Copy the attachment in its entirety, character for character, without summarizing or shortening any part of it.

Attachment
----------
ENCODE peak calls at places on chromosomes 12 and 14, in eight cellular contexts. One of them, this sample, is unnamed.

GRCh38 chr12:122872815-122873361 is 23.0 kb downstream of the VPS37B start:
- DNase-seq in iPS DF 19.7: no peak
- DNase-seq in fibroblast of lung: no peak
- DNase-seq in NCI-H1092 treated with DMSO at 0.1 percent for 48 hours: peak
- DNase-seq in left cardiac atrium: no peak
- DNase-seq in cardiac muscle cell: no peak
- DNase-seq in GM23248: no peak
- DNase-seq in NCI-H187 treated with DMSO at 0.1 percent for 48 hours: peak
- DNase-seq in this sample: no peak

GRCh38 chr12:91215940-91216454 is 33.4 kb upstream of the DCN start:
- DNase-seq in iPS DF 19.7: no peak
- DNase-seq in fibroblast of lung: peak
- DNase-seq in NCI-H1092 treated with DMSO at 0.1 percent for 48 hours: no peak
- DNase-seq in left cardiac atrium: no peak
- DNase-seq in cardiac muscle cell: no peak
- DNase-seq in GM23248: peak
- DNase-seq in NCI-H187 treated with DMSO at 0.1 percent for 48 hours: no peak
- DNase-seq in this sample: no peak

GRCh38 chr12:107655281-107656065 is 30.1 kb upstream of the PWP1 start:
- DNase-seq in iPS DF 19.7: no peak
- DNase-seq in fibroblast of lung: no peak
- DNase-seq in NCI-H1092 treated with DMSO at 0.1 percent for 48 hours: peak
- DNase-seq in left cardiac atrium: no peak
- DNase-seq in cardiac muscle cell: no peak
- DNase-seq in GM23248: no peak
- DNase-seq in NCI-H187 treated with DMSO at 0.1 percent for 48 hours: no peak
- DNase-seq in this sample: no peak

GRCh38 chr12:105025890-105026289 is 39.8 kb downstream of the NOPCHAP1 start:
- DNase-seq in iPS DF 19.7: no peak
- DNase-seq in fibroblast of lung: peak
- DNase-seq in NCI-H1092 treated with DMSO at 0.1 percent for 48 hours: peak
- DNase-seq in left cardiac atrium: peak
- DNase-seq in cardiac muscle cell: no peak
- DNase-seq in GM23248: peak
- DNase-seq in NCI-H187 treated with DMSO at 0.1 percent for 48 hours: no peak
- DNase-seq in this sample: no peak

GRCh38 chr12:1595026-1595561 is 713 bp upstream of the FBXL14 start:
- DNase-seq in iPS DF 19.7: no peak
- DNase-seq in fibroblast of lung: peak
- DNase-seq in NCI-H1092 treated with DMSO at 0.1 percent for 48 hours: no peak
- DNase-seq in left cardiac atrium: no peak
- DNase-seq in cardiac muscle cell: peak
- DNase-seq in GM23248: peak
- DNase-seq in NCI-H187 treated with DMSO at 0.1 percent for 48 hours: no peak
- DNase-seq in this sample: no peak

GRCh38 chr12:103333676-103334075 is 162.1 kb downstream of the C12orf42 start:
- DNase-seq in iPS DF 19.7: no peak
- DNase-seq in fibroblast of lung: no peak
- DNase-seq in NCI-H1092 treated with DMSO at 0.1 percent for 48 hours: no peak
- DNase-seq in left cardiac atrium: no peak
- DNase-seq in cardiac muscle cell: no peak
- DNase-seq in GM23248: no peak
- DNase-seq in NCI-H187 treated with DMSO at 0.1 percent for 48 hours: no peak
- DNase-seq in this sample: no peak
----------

ENCODE peak calls at places on chromosomes 12 and 14, in eight cellular contexts. One of them, this sample, is unnamed.

GRCh38 chr12:122872815-122873361 is 23.0 kb downstream of the VPS37B start:
- DNase-seq in iPS DF 19.7: no peak
- DNase-seq in fibroblast of lung: no peak
- DNase-seq in NCI-H1092 treated with DMSO at 0.1 percent for 48 hours: peak
- DNase-seq in left cardiac atrium: no peak
- DNase-seq in cardiac muscle cell: no peak
- DNase-seq in GM23248: no peak
- DNase-seq in NCI-H187 treated with DMSO at 0.1 percent for 48 hours: peak
- DNase-seq in this sample: no peak

GRCh38 chr12:91215940-91216454 is 33.4 kb upstream of the DCN start:
- DNase-seq in iPS DF 19.7: no peak
- DNase-seq in fibroblast of lung: peak
- DNase-seq in NCI-H1092 treated with DMSO at 0.1 percent for 48 hours: no peak
- DNase-seq in left cardiac atrium: no peak
- DNase-seq in cardiac muscle cell: no peak
- DNase-seq in GM23248: peak
- DNase-seq in NCI-H187 treated with DMSO at 0.1 percent for 48 hours: no peak
- DNase-seq in this sample: no peak

GRCh38 chr12:107655281-107656065 is 30.1 kb upstream of the PWP1 start:
- DNase-seq in iPS DF 19.7: no peak
- DNase-seq in fibroblast of lung: no peak
- DNase-seq in NCI-H1092 treated with DMSO at 0.1 percent for 48 hours: peak
- DNase-seq in left cardiac atrium: no peak
- DNase-seq in cardiac muscle cell: no peak
- DNase-seq in GM23248: no peak
- DNase-seq in NCI-H187 treated with DMSO at 0.1 percent for 48 hours: no peak
- DNase-seq in this sample: no peak

GRCh38 chr12:105025890-105026289 is 39.8 kb downstream of the NOPCHAP1 start:
- DNase-seq in iPS DF 19.7: no peak
- DNase-seq in fibroblast of lung: peak
- DNase-seq in NCI-H1092 treated with DMSO at 0.1 percent for 48 hours: peak
- DNase-seq in left cardiac atrium: peak
- DNase-seq in cardiac muscle cell: no peak
- DNase-seq in GM23248: peak
- DNase-seq in NCI-H187 treated with DMSO at 0.1 percent for 48 hours: no peak
- DNase-seq in this sample: no peak

GRCh38 chr12:1595026-1595561 is 713 bp upstream of the FBXL14 start:
- DNase-seq in iPS DF 19.7: no peak
- DNase-seq in fibroblast of lung: peak
- DNase-seq in NCI-H1092 treated with DMSO at 0.1 percent for 48 hours: no peak
- DNase-seq in left cardiac atrium: no peak
- DNase-seq in cardiac muscle cell: peak
- DNase-seq in GM23248: peak
- DNase-seq in NCI-H187 treated with DMSO at 0.1 percent for 48 hours: no peak
- DNase-seq in this sample: no peak

GRCh38 chr12:103333676-103334075 is 162.1 kb downstream of the C12orf42 start:
- DNase-seq in iPS DF 19.7: no peak
- DNase-seq in fibroblast of lung: no peak
- DNase-seq in NCI-H1092 treated with DMSO at 0.1 percent for 48 hours: no peak
- DNase-seq in left cardiac atrium: no peak
- DNase-seq in cardiac muscle cell: no peak
- DNase-seq in GM23248: no peak
- DNase-seq in NCI-H187 treated with DMSO at 0.1 percent for 48 hours: no peak
- DNase-seq in this sample: no peak